School communities across the country are actively preparing for what they hope will be a return to full time, in-person instruction. Of course, the ensuing weeks will determine what safety protocols will need to be in place, but the preparations are underway, regardless, with an unprecedented degree of zeal and enthusiasm.
“Back to normal” is the anticipated outcome of this planning. Teachers are eager to get back to their comfortable role of “adult in charge;” in charge of the curriculum, in charge of the management of their classrooms, in charge of what gets taught and when, and how students will be expected to demonstrate that they are learning.
Kids are looking forward to “back to normal” as well. They anticipate unencumbered social interactions and leisurely lunch periods surrounded by their friends. They look forward to being in the actual presence of their favorite teachers, instead of peering at them on a screen. They can’t wait for athletic contests to resume, for pep rallies, for homecoming. Children, of all ages, are eager for the resumption of their childhoods.
Back to normal? Not so fast.
Returning to the physical school house will represent a delicate dance. Little about the experience will be normal. Why?
Socially, everyone is out of practice. Adults and children alike have spent the past sixteen months in near isolation. Any interpersonal interactions they experienced during that time were guarded and ruled by strict safety measures. Teachers haven’t had much opportunity to work elbow-to-elbow with their colleagues in designing curriculum or collaborating around assessment strategies. It may require a period of re-entry to engage in experiences that may very well seem odd after toiling alone at their instructional responsibilities for such an extended period of time.
Kids, too. They have rarely seen play dates, let alone being thrust into an environment that involves successfully navigating several hundred peers in doses of 25-30 at a time. They haven’t been required to practice their emerging social or conflict resolution skills from their bedrooms or kitchen tables. Now? Back to normal? What if I don’t remember how to do “normal?”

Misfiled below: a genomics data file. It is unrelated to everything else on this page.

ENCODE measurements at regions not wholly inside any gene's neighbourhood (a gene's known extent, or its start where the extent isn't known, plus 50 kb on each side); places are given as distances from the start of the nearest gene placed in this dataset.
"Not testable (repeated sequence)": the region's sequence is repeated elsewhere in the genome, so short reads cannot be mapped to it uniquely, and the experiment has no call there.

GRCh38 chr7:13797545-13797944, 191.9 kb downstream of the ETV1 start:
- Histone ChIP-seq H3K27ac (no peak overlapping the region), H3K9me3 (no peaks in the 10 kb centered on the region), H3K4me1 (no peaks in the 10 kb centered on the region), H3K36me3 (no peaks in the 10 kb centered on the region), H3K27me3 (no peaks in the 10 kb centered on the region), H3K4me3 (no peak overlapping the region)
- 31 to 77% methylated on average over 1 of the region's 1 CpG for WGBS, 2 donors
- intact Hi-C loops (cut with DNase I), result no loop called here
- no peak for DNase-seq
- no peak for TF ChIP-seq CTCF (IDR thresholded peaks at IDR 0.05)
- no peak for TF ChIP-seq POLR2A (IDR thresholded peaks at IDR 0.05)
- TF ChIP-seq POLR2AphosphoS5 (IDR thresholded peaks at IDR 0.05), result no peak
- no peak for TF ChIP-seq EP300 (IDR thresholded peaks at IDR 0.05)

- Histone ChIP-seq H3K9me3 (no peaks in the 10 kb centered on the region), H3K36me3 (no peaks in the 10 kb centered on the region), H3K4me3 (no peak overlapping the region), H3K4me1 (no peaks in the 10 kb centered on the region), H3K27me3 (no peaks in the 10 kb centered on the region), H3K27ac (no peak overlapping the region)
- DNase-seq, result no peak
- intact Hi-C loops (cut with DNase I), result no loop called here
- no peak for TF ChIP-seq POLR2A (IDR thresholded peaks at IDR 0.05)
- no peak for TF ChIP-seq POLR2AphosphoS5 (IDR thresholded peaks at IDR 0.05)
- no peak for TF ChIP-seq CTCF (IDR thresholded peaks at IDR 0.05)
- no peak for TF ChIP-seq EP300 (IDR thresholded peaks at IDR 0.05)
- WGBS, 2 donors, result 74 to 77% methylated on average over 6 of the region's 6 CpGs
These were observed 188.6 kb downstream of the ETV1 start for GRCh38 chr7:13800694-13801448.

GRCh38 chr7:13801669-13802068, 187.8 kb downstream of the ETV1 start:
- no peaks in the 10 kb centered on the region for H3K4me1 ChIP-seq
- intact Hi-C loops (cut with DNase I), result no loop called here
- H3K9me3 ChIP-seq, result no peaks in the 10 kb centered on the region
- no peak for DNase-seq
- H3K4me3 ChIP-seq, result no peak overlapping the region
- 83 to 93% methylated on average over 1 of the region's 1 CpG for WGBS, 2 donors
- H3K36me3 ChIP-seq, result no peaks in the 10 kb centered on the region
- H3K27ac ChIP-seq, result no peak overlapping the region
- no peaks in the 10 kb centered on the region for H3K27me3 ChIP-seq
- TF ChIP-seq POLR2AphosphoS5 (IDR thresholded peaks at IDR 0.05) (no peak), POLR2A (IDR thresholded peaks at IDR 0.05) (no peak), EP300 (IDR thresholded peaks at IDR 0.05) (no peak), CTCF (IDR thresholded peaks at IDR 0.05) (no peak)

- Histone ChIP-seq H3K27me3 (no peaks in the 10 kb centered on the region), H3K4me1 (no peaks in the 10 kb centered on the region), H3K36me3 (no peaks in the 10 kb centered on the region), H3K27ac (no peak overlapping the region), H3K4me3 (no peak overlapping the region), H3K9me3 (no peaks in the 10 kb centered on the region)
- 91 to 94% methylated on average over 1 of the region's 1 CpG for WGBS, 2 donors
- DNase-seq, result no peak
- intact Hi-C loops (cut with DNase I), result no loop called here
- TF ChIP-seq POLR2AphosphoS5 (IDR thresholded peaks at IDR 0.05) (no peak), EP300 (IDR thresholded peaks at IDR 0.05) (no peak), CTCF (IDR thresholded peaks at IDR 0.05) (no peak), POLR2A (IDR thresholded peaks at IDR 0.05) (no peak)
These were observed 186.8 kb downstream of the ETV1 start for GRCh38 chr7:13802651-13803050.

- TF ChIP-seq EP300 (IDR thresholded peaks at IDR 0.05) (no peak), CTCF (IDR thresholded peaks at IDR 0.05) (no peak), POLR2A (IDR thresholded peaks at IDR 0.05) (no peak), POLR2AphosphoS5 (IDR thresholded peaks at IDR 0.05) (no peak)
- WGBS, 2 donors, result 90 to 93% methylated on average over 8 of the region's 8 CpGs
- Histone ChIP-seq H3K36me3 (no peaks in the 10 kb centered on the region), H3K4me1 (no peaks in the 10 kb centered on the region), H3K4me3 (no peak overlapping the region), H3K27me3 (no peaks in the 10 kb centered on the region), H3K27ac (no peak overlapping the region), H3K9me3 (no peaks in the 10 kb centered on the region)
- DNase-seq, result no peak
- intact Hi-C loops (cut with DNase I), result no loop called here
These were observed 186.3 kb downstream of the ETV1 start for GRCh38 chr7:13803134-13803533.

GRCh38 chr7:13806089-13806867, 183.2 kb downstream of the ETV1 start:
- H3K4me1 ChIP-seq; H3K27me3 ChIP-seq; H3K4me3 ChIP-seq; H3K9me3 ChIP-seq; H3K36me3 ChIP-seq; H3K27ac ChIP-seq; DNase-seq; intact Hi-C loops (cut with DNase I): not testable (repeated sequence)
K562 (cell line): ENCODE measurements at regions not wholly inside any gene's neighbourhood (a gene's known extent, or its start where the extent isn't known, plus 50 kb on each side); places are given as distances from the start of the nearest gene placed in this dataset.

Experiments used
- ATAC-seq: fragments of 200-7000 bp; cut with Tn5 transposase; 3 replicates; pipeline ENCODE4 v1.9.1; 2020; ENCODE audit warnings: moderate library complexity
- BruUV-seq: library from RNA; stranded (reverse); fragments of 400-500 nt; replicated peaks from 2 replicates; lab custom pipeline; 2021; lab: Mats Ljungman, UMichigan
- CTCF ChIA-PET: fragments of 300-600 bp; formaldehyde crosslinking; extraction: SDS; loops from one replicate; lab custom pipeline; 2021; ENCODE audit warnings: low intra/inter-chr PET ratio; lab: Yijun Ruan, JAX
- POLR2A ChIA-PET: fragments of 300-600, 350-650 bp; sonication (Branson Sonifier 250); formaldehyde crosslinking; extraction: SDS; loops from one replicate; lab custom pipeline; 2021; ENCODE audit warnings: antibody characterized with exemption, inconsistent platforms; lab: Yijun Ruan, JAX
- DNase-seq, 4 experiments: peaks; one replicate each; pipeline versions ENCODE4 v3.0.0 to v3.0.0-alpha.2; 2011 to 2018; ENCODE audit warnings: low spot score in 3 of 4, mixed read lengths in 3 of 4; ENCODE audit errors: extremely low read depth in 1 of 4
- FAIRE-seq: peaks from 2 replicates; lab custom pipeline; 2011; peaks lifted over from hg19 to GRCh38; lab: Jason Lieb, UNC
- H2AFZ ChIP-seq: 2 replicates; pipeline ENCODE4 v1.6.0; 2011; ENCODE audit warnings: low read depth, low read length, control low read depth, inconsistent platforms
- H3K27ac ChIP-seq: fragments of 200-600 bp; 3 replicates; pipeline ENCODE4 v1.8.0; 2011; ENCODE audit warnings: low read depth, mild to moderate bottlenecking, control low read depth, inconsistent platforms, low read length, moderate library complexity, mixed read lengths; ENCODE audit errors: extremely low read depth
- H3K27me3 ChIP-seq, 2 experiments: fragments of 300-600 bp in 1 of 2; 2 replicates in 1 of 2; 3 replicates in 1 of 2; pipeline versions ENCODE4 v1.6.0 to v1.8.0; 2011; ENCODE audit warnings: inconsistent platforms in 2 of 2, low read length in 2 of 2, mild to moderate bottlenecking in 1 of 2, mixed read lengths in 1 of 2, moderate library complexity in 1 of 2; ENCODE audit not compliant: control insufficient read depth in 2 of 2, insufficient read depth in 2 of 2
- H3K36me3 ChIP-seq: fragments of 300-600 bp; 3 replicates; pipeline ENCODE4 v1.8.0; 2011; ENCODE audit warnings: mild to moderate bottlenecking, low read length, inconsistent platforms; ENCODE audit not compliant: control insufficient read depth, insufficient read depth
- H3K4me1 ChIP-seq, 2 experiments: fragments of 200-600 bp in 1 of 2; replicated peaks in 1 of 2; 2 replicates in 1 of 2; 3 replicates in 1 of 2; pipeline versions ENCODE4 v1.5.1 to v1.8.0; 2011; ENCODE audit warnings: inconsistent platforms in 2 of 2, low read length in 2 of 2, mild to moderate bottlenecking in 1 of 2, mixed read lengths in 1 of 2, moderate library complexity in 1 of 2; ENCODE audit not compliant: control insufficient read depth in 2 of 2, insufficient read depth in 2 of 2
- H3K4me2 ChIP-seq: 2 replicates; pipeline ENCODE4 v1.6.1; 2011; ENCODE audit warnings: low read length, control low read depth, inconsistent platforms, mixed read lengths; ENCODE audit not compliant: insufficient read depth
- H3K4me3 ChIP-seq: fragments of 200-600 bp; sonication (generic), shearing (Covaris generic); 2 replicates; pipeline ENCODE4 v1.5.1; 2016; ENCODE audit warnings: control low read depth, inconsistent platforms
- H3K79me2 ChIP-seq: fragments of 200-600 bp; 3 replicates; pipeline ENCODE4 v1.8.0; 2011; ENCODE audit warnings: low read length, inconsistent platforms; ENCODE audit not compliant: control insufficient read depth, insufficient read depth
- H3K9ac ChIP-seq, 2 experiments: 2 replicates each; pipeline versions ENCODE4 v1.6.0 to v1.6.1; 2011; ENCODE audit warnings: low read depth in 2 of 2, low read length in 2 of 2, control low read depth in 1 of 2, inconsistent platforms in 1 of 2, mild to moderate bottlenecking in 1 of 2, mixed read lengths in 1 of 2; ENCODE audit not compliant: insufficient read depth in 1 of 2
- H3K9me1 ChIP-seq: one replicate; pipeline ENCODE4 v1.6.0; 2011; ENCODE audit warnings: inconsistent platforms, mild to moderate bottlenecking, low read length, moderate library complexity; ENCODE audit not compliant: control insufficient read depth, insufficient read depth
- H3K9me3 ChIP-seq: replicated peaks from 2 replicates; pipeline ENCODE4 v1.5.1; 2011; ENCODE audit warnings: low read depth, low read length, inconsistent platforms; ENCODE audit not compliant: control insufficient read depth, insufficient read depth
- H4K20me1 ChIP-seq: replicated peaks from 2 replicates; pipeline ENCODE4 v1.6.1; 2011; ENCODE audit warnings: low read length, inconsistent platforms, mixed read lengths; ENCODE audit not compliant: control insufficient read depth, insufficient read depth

The emotional and mental toll of our common experience. One doesn’t have to search far to discover numerous credible studies and professional opinions from pediatricians and pediatric psychologists regarding the adverse mental and emotional impact the pandemic has had on children, not just in the United States, but throughout the world. We know that the incidents of adolescent anxiety, depression, self harm and suicide have seen a dramatic and disturbing increase over the past year and a half.
The same can be said for adults. I know from my personal experience increased feelings of helplessness, general malaise and disinterest, and a lack of motivation. As adults, we expect of ourselves, as others simultaneously expect of us, a standard of strength and resolve. We’re supposed to posses a reliable arsenal of responses to address virtually any circumstance, and to offer, through our actions, a sense of confident well being. All of this has been tested. To assume it can be reignited at the flip of a switch is unrealistic.
Take stock of what we’ve learned. Not everything about navigating through a pandemic together has been negative. Through the misery of it all, we learned some important lessons.